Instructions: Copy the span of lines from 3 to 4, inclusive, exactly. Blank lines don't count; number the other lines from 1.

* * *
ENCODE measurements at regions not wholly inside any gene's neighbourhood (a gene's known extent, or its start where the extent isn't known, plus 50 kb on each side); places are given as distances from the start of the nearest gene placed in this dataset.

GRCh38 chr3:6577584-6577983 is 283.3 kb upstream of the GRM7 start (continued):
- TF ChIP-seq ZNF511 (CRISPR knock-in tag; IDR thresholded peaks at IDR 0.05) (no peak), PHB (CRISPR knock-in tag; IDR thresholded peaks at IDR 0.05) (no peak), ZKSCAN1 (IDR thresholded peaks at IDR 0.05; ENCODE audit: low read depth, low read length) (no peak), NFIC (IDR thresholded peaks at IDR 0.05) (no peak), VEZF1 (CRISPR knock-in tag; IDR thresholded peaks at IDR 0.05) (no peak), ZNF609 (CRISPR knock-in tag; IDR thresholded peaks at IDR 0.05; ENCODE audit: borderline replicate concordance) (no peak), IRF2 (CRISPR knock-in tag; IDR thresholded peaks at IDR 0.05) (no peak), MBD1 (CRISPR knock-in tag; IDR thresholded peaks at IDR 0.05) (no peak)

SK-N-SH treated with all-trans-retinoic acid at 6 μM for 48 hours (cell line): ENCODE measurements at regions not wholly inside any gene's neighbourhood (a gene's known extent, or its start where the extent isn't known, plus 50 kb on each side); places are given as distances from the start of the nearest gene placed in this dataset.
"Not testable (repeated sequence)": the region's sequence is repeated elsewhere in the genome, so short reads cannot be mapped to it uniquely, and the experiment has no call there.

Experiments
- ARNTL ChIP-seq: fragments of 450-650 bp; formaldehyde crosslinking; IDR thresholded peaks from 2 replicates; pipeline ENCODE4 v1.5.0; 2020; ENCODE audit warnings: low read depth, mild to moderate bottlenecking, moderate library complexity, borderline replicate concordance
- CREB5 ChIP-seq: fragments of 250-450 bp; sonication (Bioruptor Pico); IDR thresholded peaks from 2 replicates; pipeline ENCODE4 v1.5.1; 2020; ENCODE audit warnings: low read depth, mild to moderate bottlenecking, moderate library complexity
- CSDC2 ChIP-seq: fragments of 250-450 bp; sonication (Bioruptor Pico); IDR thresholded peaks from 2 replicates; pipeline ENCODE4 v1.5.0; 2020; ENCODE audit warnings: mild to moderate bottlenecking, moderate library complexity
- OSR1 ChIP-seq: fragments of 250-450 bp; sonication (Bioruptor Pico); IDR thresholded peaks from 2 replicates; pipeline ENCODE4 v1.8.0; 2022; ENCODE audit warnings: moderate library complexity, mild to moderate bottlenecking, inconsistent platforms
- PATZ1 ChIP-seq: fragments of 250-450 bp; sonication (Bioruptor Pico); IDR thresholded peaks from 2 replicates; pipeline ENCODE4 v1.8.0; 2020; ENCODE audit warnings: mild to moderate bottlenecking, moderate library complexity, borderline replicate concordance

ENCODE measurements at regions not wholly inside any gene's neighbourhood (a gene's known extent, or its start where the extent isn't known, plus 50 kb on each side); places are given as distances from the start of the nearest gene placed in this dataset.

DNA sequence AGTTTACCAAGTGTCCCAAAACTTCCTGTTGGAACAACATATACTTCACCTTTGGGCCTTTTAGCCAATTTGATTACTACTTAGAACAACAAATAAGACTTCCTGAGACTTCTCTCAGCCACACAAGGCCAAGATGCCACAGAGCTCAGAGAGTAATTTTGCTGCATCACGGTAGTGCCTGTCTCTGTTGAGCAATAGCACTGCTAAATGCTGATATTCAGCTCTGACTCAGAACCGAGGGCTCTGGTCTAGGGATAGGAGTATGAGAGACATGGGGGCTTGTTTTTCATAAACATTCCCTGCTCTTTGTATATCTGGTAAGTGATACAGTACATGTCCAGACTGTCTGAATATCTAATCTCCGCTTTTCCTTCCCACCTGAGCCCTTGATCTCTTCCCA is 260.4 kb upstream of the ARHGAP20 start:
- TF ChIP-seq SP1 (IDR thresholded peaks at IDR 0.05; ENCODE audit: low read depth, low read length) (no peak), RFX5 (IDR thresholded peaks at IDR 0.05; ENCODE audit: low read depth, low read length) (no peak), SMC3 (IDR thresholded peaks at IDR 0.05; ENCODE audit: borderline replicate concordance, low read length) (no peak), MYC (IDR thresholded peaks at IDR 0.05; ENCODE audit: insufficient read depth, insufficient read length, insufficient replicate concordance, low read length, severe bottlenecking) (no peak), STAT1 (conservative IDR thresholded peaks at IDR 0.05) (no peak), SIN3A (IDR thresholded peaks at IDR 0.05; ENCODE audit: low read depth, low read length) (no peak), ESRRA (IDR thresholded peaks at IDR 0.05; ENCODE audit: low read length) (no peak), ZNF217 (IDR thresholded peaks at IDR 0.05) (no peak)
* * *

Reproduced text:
- TF ChIP-seq ZNF511 (CRISPR knock-in tag; IDR thresholded peaks at IDR 0.05) (no peak), PHB (CRISPR knock-in tag; IDR thresholded peaks at IDR 0.05) (no peak), ZKSCAN1 (IDR thresholded peaks at IDR 0.05; ENCODE audit: low read depth, low read length) (no peak), NFIC (IDR thresholded peaks at IDR 0.05) (no peak), VEZF1 (CRISPR knock-in tag; IDR thresholded peaks at IDR 0.05) (no peak), ZNF609 (CRISPR knock-in tag; IDR thresholded peaks at IDR 0.05; ENCODE audit: borderline replicate concordance) (no peak), IRF2 (CRISPR knock-in tag; IDR thresholded peaks at IDR 0.05) (no peak), MBD1 (CRISPR knock-in tag; IDR thresholded peaks at IDR 0.05) (no peak)

SK-N-SH treated with all-trans-retinoic acid at 6 μM for 48 hours (cell line): ENCODE measurements at regions not wholly inside any gene's neighbourhood (a gene's known extent, or its start where the extent isn't known, plus 50 kb on each side); places are given as distances from the start of the nearest gene placed in this dataset.